(CNN)Linger on Fifth Avenue between 56th and 57th streets and you just might hear the chuckling: Some locals want to rename a few long blocks of the avenue after President Barack Obama.
Obama has his name on lots of stuff already: schools in 14 states; a mountain in Antigua; a colorful, spiky sea slug. But Obama Avenue would serve a dual purpose, honoring one president while trolling another. You see, it would become the address for Trump Tower, which means mail sent there would bear Obama’s name.
Just think of it. After leaving the White House, the man who rose to fame by spraying his name on everything imaginable — buildings, an ice rink in Central Park, frozen steaks, bottled water — would find that every letter that hits his desk includes the name of the man he slandered to gain office.
There would arguably be no President Trump without the racist campaign he waged to elevate himself by casting doubt on Obama’s birthplace, and thus his legitimacy. And sometimes it seems like he would have no policy concerns at all if it weren’t for his desire to reverse everything Obama did.
Renaming that stretch of Fifth Avenue is just about perfect trolling, because it hits Trump square in the ego. Nothing matters more to him than attention, and it’s a good bet that he has often thought about how he would hold on to the spotlight in the future. Given his reluctance to read, a Trump presidential library would be a bust, but I wouldn’t doubt that he’s measured Mount Rushmore to see if his loose chin and swoop of hair could be accommodated next to Honest Abe.
Trump also has a special connection with Fifth Avenue that goes back to his youth. As a cadet at the New York Military Academy, Trump led a marching corps down Fifth Avenue during a Columbus Day parade. And 2016 candidate Trump was, remember, the man who said, “I could stand in the middle of Fifth Avenue and shoot somebody, and I wouldn’t lose any votes.” The same line delivered after the renaming just wouldn’t have the same ring, now, would it?
The idea was proposed by a New Yorker named Elizabeth Rowin, who thought it would be “a fun way to troll the master troll.” She turned it into an online petition that has garnered 250,000 endorsements in two weeks. The text of her petition notes that Obama would be honored for “saving our nation from the Great Recession; serving two completely scandal-free terms in office; and taking out Osama bin Laden, the mastermind behind September 11th, which killed over 3,000 New Yorkers.”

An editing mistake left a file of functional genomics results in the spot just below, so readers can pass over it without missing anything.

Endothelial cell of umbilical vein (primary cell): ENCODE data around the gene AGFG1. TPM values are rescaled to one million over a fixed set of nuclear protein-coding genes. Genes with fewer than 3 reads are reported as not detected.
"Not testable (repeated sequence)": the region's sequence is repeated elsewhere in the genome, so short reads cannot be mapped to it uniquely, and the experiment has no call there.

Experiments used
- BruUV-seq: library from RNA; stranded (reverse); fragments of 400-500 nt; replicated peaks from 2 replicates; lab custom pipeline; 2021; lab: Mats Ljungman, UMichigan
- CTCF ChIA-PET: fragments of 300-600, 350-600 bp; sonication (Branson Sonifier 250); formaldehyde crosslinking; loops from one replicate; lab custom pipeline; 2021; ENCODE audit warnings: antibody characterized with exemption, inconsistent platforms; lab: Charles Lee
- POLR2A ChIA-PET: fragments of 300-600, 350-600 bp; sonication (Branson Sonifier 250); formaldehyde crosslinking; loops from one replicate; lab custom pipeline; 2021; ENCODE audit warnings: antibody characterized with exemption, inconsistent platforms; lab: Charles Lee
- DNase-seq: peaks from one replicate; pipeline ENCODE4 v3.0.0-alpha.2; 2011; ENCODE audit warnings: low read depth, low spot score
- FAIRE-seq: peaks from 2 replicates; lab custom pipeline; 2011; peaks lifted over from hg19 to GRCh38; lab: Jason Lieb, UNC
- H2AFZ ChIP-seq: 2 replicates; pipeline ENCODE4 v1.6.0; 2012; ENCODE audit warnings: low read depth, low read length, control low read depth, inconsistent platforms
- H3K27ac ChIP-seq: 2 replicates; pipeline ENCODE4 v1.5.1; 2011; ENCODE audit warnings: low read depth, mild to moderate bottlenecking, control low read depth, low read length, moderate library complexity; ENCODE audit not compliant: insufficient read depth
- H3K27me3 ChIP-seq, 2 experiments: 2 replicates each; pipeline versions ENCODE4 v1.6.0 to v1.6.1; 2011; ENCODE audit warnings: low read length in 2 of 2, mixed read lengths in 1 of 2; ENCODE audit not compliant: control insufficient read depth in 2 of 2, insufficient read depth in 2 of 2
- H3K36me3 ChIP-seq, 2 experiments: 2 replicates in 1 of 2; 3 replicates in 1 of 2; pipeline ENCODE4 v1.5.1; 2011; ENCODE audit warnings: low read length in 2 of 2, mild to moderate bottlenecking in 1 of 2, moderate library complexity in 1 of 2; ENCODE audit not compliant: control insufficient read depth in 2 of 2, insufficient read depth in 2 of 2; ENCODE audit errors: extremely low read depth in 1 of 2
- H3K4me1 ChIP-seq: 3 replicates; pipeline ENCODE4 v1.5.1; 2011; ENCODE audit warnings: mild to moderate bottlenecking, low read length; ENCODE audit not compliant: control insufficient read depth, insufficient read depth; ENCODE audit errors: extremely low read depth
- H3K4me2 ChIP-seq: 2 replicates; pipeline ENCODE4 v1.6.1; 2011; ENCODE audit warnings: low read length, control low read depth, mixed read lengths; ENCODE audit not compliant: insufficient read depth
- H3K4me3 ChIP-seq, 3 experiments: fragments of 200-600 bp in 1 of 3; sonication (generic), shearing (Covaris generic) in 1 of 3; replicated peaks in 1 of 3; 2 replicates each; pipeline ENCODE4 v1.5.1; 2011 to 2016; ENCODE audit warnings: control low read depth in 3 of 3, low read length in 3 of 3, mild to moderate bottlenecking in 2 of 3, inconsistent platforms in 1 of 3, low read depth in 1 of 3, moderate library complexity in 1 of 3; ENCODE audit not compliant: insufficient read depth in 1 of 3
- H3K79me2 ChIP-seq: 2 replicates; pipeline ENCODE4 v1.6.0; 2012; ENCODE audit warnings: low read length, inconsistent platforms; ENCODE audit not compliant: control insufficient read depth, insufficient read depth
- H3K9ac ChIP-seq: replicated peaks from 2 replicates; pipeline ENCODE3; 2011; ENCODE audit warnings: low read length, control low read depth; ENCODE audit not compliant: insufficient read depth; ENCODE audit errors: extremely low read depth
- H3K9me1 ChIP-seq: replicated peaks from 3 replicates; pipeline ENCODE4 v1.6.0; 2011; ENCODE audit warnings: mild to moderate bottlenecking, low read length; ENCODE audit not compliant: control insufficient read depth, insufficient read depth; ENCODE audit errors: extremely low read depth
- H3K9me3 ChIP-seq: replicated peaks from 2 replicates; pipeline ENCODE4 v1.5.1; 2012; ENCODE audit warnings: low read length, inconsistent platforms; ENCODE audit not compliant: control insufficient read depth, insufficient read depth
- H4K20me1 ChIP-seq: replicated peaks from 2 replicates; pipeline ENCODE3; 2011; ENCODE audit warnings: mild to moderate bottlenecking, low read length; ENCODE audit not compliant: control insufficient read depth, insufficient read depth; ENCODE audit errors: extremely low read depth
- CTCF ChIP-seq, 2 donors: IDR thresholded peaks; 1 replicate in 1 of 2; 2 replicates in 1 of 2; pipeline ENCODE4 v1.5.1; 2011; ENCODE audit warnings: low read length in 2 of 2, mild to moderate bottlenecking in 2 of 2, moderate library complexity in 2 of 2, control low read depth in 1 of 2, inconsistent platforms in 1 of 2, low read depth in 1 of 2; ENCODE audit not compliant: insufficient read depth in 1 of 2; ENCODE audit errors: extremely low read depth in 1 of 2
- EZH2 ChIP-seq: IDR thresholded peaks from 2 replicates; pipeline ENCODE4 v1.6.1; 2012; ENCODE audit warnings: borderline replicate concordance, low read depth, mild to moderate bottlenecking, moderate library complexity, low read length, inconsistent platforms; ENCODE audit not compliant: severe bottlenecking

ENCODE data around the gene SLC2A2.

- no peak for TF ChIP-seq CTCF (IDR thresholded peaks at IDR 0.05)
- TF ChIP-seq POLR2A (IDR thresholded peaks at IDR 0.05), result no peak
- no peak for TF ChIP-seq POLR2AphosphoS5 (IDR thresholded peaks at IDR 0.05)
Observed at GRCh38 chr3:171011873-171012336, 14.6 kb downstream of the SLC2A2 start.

Rowin’s assessment of the Obama presidency is accurate. He did all the things she described and much more. But it is surely the pleasure of poking Trump, and not the desire to honor Obama, that is energizing the petition process. When CNN’s Jeanne Moos conducted man-on-the-street interview about the petition, one man noted with a smile that that it might be even more effective to name the block for Rosie O’Donnell, the comedian who is a longtime Trump antagonist.
There is plenty of New York asphalt named for entertainers. Among them are Humphrey Bogart Place, Miles Davis Way and Joey Ramone Place. Actor Jerry Orbach of “Law & Order” fame was honored at West 53rd Street and Eight Avenue. Walk a few blocks and you’ll come to a street sign bearing Alvin Ailey’s name.
The problem for those who want to poke Trump by honoring Obama is that New York limits street names to the deceased. Might the City Council and mayor approve an exception? Given Trump’s penchant for breaking norms, it seems like a fine idea to join him in bending the rules, just this once.
Keith Powers, the city council member whose district includes Trump Tower, said in a statement, “I recognize and understand the great deal of support behind the petition to rename 5th Avenue in honor of President Obama. President Obama embodies the best of our political system and leaves a remarkable legacy. The classiest President of our time deserves better than being honored next to the home of Donald Trump. He has and will always deserve more than that.”
A suggestion, then:
On the pole below the sign for Barack Obama Avenue could be placed a small plaque explaining, “The people of New York honor a president who led with dignity and never declared that he could shoot anyone, anywhere.”